Close Menu
Tampa & Sarasota Business & Insurance Attorney
Free Consultation! Hablamos Español Tampa: 813-964-7878
Tampa & Sarasota Business & Insurance Attorney > Sarasota Personal Injury Attorney

Sarasota Personal Injury Attorney

Although most of us attempt to use care when dealing with others, whether driving, running a business, or maintaining our property, accidents can and do happen. In Florida, when someone is injured as a result of another person’s negligence, he or she is often eligible to recover damages from the at-fault party to pay for medical bills, lost wages, property damage, and pain and suffering. However, an injured party will only be able to collect this compensation if he or she can demonstrate that the other party failed to use reasonable care, despite being required to do so, which can be a difficult task, so if you were injured as a result of someone else’s negligent or reckless conduct, it is critical to contact a Sarasota personal injury attorney before pursuing a claim.

Types of Personal Injury Claims

Unfortunately, there are a number of ways that a person, business, or agency’s negligence can contribute to someone else’s injuries. For this reason, personal injury lawsuits can provide compensation for injuries sustained in a wide range of accidents, including, but not limited to:

  • Car crashes;
  • Dog bites and animal attacks;
  • Slip and fall accidents;
  • Workplace accidents;
  • Medical malpractice, such as misdiagnosis or surgical error;
  • Bicycle and pedestrian accidents;
  • Accidents involving commercial trucks; and
  • Accidents involving defective consumer products.
  • Past and future medical expenses;
  • Lost wages;
  • Property damage;
  • Loss of future income;
  • Permanent disability or disfigurement;
  • Emotional distress; and
  • Pain and suffering.

However, before an injured party can collect compensation for accident-related losses, he or she must prove that:

  • The defendant owed him or her a duty to use ordinary care;
  • The defendant failed to fulfill that duty; and
  • He or she suffered an injury as a result of the defendant’s breach.

This can be a difficult feat, especially when an injury doesn’t manifest until days or weeks after an accident, so it is critical for those who have been injured in accidents through no fault of their own, to consult with an attorney about their legal options before filing a claim.

Potential Injuries

The types of injuries that a person sustains depends in large part on the kind of accident in which he or she was involved. For instance, many slip and fall victims suffer from broken bones and contusions, while it is much more likely that a car accident victim will suffer from whiplash, head trauma, and lacerations. Victims of defective consumer products, on the other hand, commonly report serious burns, cuts, and bruising, while motorcycle and bicycle accident victims often suffer from road rash, in addition to serious injuries, such as spinal cord damage and crushed bones. Regardless of the cause, these types of devastating injuries can require months of treatment and rehabilitation, even after which, a victim may still suffer from permanent disability.

In these cases, recovering damages from the person or entity who caused an accident is often the only way that an injured party can pay off medical debt and cover household expenses while recovering from his or her catastrophic injuries. This is especially true when the injured party is unable to return to work while he or she is rehabilitating. Fortunately, in Florida, it is still possible to recover damages even if the injured party was also somewhat at fault in causing the accident, although the damages that can be recovered will be reduced in proportion to the injured party’s degree of fault.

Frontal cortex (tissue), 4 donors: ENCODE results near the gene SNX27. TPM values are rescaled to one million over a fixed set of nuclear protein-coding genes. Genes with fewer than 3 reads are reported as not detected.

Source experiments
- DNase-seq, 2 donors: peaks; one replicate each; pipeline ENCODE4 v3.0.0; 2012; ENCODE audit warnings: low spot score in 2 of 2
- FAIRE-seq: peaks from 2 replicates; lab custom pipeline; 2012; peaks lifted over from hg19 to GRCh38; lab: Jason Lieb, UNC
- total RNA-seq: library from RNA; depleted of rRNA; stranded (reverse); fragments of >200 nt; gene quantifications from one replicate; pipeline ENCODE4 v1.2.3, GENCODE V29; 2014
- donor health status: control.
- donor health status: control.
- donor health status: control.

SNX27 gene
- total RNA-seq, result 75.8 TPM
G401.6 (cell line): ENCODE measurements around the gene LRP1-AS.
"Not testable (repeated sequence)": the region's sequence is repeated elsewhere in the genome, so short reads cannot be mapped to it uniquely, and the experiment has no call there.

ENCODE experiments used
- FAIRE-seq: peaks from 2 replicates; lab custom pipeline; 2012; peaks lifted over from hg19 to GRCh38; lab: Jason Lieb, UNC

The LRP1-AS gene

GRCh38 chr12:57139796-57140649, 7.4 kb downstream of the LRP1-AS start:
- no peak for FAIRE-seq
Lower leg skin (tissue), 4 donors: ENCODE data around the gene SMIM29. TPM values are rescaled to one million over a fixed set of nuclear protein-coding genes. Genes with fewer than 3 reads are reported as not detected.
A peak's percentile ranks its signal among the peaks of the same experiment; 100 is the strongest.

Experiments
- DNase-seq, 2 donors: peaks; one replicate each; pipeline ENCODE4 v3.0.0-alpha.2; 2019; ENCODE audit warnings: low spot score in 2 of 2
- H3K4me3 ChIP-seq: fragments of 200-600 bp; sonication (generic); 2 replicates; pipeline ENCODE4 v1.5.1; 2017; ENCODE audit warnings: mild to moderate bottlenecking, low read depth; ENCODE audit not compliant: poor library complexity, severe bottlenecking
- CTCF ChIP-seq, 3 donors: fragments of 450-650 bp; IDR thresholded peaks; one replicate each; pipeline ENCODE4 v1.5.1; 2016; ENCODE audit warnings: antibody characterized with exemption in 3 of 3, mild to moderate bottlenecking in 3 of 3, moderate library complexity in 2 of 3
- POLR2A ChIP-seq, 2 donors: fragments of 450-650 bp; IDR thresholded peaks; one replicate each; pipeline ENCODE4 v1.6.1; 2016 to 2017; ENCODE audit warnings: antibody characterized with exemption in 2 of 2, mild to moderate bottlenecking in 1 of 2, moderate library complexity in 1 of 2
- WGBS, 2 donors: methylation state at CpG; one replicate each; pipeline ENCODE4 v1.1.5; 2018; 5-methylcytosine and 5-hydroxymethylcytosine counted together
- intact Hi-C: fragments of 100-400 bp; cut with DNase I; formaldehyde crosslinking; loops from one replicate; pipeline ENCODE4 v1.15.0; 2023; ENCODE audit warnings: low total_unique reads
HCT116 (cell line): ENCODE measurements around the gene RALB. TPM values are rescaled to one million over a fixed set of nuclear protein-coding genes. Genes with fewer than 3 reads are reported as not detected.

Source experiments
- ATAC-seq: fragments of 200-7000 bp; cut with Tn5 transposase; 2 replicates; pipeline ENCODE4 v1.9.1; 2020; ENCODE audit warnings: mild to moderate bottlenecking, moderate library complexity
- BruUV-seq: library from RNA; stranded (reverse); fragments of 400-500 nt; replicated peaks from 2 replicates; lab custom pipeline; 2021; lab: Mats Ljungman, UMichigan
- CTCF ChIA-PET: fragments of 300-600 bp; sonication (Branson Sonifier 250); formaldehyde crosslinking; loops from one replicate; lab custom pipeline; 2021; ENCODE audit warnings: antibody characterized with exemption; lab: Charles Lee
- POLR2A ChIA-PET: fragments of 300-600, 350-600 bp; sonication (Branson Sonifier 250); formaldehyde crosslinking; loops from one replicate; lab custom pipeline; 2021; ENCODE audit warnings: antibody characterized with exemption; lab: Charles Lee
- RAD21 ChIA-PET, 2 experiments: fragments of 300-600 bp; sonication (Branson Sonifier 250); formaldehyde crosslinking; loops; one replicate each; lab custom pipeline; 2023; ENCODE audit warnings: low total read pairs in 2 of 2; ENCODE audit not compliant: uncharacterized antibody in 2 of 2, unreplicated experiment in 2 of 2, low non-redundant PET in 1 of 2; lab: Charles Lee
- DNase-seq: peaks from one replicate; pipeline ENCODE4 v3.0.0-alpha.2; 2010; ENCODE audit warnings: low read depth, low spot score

Establishing Negligence

Before a person will be successful when filing one of these types of claims, he or she must be able to demonstrate that a defendant was negligent, which requires proof that:

  • The defendant was legally obligated to use ordinary care;
  • The defendant breached that obligation; and
  • The plaintiff suffered an injury as a result of the defendant’s breach.

Only when this burden is met can an injured victim recover damages from the at-fault party. It’s also important to note that an injured party is not required to be completely free of blame for an accident in order to recover. This is because Florida is a pure comparative negligence state, which means that all parties involved in an accident will be held liable for an amount that is proportionate to their degree of fault. If, for instance, a person was completely at fault for an accident, he or she would indeed be required to foot the entire bill for the resulting injuries. On the other hand, if it was determined that the plaintiff was actually 30 percent responsible for the accident, the defendant would only be obligated to pay 70 percent of the total damages to the injured party. Because the damages that an injured party can recover depends primarily on each person’s degree of fault, it is crucial for plaintiffs who have filed a claim against another person, to retain an experienced personal injury lawyer who can ensure that a thorough investigation is conducted and that all important evidence is presented to the court.

Call Today for a Free Consultation with a Sarasota Personal Injury Attorney

Those who are injured in accidents as a result of someone else’s negligence could be eligible to collect damages compensating them for past and future medical bills, lost wages, permanent disability, property damage, and pain and suffering. To learn more about filing your own claim, please contact the dedicated legal team at HD Law Partners by calling 800-876-3392 today.

Share This Page:
Facebook Twitter LinkedIn Google Plus
Visa Mastercard Discover American Express

© 2018 HD Law Partners. All rights reserved.
This law firm website is managed by MileMark Media.